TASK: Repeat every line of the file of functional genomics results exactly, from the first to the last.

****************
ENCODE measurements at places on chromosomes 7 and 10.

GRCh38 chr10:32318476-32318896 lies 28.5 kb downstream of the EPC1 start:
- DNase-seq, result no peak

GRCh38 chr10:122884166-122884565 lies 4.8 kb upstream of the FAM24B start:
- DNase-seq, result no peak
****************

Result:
ENCODE measurements at places on chromosomes 7 and 10.

GRCh38 chr10:32318476-32318896 lies 28.5 kb downstream of the EPC1 start:
- DNase-seq, result no peak

GRCh38 chr10:122884166-122884565 lies 4.8 kb upstream of the FAM24B start:
- DNase-seq, result no peak